In order to repay the bond for the boulevard, the city began selling the parcels they had just acquired from Caltrans to private developers.
Walkup cuts the tape to open Octavia, with Bierman, Willie Brown, Gavin Newsom, Mark Leno and other dignitaries.
In the early 2000s, the construction of Octavia Boulevard was in full swing and the city was crafting a plan for the land parcels. Exhausted from the decade-long battle surrounding the Central Freeway, community organizers and City planners sought out an all-encompassing plan that would regulate height, density and parking for all new buildings around the new boulevard.
Thus, the Market-Octavia Neighborhood Plan was born.
Like Octavia Boulevard, it was a compromise between Hayes Valley residents and an outside party (in this case, real estate developers instead of government planners). Developers wanted tall buildings and a parking space for each unit on the market. But residents feared that more parking would ensure more traffic around Hayes Valley, thus damaging the livability of the neighborhood.
“For the first time the city was acknowledging that families, young people and old people alike wanted to live in San Francisco," related Jason Henderson, a professor of urban planning at San Francisco State, and an HVNA board member. "They hadn't build any housing for those people since urban renewal, so the freeway coming down was an opportunity.”
As he explores in a recent book on city planning, Street Fight: The Politics of Mobility in San Francisco, conventional city zoning code requires one parking space for each new unit created. This would mean approximately six thousand new parking spaces—and potentially new vehicles—in Hayes Valley.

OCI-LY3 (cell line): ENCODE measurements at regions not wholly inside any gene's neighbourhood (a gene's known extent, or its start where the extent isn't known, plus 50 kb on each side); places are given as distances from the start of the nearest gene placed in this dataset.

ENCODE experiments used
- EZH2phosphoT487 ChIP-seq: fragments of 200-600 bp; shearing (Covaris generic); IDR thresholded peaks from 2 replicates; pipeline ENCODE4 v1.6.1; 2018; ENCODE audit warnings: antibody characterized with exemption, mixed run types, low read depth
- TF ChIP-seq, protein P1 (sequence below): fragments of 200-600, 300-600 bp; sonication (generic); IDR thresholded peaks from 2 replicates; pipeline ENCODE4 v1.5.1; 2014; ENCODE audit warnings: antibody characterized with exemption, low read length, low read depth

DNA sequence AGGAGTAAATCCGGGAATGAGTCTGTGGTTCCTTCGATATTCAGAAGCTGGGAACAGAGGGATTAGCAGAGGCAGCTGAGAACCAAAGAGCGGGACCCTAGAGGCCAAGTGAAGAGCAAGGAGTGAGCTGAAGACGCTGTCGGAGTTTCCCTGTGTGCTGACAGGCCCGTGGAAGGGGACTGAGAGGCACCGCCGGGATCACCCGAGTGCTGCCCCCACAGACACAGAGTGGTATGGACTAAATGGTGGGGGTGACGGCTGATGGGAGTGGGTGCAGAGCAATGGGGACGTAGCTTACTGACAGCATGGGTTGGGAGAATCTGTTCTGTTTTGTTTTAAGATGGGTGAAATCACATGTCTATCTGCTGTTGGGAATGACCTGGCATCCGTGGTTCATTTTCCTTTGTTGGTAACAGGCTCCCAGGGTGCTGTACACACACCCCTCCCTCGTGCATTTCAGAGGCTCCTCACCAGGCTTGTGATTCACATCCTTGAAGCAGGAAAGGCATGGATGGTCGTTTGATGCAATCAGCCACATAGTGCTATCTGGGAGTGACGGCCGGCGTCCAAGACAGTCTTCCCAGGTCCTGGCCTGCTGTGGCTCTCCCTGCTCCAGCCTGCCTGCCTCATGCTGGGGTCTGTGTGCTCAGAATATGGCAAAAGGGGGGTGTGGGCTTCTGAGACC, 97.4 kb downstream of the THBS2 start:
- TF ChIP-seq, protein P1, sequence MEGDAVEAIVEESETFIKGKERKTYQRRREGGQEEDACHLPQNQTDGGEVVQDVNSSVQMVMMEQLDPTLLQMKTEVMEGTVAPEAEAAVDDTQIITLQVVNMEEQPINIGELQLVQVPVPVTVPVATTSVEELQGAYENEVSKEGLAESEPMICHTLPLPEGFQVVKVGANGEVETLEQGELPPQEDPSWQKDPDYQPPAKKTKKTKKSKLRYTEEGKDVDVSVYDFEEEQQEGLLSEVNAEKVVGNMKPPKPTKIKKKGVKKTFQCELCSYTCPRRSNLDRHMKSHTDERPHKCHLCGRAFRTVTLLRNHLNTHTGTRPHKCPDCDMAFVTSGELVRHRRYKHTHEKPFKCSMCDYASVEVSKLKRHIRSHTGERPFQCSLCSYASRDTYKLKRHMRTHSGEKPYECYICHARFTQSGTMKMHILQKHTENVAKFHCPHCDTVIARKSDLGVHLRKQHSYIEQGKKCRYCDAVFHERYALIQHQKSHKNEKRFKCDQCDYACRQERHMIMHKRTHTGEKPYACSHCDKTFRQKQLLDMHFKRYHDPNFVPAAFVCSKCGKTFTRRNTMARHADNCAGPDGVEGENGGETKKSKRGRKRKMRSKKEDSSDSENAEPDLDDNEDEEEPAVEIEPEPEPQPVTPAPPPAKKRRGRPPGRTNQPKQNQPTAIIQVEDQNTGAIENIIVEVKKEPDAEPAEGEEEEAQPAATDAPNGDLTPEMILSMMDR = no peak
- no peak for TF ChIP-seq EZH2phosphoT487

But under the Market-Octavia Plan, developers building around Octavia Boulevard are only allowed to create one parking space for every three units, unless the city grants them an exception.
2014 map of the parcels, from the Mayor's Office of Economic and Workforce Development
Planners presented the first draft of the Market-Octavia Plan to the city in 2002, but it wasn't implemented until 2008—just in time for the stock market crash and development along the boulevard to halt for years. According to Henderson, the delay can can be chalked up to a three-year environmental review and general disorganization in the planning department at that time.
A Timeless Centerpiece
Today, as you sip coffee or eat ice cream in Patricia’s Green, take a closer look around. The parcels along Octavia towards Market have been getting sold off to developers in order to fund the street and park you’re sitting in, and other ongoing public space improvements.
Some, like Parcel O, have been set aside and funded by the city to provide new locations for affordable housing and senior care. Others, like Parcel N, are still waiting their turn for condos. Earlier this week, a diverse group of neighbors convinced the city to preserve the beer garden for a few more years.
Meanwhile, there continues to be vigorous local discussions about Octavia Boulevard (which many feel needs more pedestrian safety features, or better traffic flow) and Patricia’s Green (which many feel should or should not be watered during the drought, but either way should definitely contain the artwork they prefer).
And so, through all the decades of changes in the neighborhood and the city beyond it, and through the culture shift from cars and suburbs to city living, this thin stretch of land continues to be ground zero for what modern urban development looks like—and a place for locals to decide what it should look like.